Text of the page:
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Singer-Songwriter Ed Sheeran Sued Over Claims He Copied Marvin Gaye’s “Let’s Get It On”

Media Expert Says If Star Did Infringe Copyright Rules, The Damages Could Be Significant


Kate Rawlings, Press Officer | 0114 274 4238

A legal expert says that chart topper Ed Sheeran could face significant damages if the courts decide he infringed copyright rules, over claims he copied the classic track "Let's Get It On" on one of his own songs.

The track written by the British singer-songwriter and Amy Wadge, "Thinking Out Loud", topped the UK singles charts in November 2014 and became the first song to be streamed over 500 million times on Spotify.

The video to accompany the song has received over 1.2 billion views on YouTube.

Now the family of "Let's Get It On"s co-writer Ed Townsend have said they want a jury to decide if they're owed damages, believing Sheeran's song copied key parts of the 1973 classic.

The court papers state: "The Defendants copied the heart of "Let's" and repeated it continuously throughout "Thinking."

"The melodic, harmonic, and rhythmic compositions of "Thinking" are substantially and/or strikingly similar to the drum composition of "Let's."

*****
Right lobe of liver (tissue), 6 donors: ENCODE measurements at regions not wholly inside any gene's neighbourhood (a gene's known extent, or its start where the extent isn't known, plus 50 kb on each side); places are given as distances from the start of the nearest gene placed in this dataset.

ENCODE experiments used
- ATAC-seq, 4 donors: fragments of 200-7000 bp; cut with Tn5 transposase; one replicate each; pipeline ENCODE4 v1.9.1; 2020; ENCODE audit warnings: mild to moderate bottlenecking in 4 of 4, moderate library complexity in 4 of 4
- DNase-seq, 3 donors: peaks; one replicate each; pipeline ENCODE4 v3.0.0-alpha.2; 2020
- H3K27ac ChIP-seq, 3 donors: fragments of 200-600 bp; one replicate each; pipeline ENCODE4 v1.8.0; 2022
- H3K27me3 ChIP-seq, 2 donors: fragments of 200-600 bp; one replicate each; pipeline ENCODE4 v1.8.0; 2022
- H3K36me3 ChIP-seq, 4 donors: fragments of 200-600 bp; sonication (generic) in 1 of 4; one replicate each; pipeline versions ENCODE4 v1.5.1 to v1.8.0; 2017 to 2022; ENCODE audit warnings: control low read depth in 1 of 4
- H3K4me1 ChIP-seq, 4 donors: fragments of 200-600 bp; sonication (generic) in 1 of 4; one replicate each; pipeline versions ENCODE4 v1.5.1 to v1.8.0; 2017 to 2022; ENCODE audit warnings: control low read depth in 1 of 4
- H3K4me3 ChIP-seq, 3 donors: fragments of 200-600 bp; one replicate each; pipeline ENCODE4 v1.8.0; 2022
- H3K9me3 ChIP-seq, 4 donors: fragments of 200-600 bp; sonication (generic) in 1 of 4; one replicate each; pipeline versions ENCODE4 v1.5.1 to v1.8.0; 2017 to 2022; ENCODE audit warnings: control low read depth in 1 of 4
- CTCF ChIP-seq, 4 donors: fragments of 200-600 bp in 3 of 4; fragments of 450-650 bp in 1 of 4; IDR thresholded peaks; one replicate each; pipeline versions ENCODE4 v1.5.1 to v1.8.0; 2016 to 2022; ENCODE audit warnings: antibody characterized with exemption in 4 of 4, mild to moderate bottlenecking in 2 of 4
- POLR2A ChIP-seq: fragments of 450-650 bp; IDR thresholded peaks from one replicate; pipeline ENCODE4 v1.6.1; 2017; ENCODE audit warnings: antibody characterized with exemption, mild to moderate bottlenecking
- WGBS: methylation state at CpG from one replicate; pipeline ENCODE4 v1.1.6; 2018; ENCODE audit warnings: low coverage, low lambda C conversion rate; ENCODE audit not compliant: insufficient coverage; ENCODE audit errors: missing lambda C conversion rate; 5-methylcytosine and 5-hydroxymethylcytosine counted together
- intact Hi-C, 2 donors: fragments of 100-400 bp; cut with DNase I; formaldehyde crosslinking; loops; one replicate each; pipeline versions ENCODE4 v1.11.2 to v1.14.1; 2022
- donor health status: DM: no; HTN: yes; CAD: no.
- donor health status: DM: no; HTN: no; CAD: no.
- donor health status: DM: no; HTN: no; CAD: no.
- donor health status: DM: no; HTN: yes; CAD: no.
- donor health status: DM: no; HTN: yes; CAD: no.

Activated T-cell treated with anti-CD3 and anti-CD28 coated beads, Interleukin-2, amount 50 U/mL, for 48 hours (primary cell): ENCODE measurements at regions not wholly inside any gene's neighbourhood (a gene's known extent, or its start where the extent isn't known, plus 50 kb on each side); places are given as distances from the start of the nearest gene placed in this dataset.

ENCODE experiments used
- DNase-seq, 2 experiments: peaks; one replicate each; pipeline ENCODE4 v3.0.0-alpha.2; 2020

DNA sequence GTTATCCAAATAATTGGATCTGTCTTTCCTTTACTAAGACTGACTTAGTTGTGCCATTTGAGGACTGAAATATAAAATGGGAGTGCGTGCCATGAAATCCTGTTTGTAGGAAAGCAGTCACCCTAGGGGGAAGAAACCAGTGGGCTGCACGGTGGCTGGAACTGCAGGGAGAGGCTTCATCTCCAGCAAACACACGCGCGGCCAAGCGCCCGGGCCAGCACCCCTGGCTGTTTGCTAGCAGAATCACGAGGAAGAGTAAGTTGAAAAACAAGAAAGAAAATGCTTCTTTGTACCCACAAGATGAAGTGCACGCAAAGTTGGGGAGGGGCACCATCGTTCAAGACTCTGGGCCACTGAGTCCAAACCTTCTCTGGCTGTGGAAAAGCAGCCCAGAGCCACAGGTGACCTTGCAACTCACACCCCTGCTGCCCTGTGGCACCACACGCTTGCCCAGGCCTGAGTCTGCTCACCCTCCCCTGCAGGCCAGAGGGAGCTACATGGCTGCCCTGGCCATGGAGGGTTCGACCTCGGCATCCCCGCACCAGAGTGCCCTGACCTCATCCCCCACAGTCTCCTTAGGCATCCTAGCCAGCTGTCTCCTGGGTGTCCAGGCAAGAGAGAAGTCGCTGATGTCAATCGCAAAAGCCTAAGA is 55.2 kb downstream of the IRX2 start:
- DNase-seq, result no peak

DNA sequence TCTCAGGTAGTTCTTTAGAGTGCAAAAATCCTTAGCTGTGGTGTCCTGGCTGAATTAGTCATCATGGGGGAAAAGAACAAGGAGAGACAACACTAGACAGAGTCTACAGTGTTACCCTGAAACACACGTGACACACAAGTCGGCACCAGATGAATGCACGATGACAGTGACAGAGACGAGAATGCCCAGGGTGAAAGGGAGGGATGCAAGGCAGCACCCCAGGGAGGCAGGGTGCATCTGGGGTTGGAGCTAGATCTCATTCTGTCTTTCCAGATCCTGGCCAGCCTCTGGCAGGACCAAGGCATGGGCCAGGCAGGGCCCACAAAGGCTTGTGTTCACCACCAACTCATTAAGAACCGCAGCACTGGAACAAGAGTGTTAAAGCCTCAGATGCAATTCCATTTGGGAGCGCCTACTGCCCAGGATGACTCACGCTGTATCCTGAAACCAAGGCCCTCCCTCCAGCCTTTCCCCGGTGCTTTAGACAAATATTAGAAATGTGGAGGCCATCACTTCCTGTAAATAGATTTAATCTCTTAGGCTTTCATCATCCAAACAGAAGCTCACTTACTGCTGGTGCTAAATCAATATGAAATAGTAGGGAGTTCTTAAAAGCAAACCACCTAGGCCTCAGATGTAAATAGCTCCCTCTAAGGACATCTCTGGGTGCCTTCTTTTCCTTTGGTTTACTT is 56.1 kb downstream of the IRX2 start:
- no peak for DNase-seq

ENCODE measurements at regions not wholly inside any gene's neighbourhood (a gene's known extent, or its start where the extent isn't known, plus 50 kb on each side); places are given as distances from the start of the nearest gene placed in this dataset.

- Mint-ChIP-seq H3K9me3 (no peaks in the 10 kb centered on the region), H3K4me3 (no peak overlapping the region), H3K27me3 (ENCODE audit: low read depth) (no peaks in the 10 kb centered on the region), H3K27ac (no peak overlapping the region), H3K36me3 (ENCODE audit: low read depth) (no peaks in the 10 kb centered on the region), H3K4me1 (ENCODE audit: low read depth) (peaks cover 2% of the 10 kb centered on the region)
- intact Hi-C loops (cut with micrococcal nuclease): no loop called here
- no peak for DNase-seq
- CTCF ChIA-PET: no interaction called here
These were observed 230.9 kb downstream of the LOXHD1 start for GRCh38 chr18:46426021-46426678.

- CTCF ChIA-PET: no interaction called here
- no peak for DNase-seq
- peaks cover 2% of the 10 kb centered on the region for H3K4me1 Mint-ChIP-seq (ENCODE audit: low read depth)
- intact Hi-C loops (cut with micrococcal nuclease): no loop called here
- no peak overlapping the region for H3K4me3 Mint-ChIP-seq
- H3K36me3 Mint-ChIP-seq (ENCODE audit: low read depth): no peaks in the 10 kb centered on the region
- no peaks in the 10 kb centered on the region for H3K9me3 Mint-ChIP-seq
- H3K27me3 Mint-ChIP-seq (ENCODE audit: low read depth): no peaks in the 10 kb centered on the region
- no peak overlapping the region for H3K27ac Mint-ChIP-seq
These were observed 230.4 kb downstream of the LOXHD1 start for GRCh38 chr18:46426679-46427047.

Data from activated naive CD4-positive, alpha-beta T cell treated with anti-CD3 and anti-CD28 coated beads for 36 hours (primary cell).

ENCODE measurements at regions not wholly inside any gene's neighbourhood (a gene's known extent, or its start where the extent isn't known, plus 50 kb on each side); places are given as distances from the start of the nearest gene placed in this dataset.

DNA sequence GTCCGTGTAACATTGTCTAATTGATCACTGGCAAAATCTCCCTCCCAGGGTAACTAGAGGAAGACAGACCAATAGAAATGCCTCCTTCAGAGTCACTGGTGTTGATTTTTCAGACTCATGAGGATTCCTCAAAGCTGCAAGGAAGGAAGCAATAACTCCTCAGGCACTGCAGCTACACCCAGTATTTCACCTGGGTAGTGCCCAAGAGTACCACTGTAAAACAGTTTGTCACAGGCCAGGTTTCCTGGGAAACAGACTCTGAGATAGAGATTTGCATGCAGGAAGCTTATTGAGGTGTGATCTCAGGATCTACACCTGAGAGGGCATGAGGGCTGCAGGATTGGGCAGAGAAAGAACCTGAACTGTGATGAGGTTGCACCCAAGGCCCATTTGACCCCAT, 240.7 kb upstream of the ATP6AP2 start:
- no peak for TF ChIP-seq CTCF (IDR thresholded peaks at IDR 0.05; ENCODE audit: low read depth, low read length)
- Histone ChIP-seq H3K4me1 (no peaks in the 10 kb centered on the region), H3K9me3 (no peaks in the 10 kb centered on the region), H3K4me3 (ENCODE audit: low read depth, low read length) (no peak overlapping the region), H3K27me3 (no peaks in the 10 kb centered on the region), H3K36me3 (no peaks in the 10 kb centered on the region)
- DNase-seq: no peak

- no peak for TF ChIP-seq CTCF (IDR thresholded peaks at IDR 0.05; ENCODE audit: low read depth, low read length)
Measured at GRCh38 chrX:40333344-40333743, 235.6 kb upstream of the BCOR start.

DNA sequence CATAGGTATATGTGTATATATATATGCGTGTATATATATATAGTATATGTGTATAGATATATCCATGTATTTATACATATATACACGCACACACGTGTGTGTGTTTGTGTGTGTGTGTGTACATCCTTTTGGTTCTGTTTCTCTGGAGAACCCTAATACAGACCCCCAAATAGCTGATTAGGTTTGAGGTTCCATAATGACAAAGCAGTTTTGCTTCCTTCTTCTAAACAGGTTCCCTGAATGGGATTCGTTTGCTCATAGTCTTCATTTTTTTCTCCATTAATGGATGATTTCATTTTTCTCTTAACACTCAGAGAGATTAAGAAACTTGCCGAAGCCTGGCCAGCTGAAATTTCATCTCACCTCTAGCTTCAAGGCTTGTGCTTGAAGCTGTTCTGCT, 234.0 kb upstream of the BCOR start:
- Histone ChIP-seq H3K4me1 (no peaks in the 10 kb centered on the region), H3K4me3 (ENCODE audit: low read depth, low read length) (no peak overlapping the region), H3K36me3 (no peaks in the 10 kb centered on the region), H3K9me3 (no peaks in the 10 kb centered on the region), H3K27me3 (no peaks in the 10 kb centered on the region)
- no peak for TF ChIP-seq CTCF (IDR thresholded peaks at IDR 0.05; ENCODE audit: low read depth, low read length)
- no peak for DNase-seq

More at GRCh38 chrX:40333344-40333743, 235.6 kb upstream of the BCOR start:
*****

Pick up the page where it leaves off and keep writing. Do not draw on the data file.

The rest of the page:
Ed Sheeran and his record label are yet to issue a response but it is the second time the musician has been accused of allegedly copying another song.

In June, he was sued for $20 million by The X Factor winner Matt Cardle's songwriters who claimed that Sheeran's ballad "Photograph" was "a note-for-note copy" of their track 'Amazing."

In March 2015, Robin Thicke and Pharrell Williams were ordered to pay out $7.3 million to Marvin Gaye's family following claims their controversial chart-topper "Blurred Lines" copied the Motown musician's 1977 track "Got To Give It Up." 

Expert Opinion
This is not the first time we’ve seen Marvin Gaye or Ed Sheeran’s music hit the headlines over copyright infringement issues.

The courts will initially have to decide whether Ed has a case to answer and if so, the matter will go in front of a jury.

The case over ‘Blurred Lines’ illustrated just how far juries are prepared to go in establishing infringement when they found that Robin and Pharrell had infringed Marvin Gaye’s song - “Got to Give it Up” - not because it had identical notes but because the “genre and feel” was the same.

Aurelia Butler-Ball, Associate

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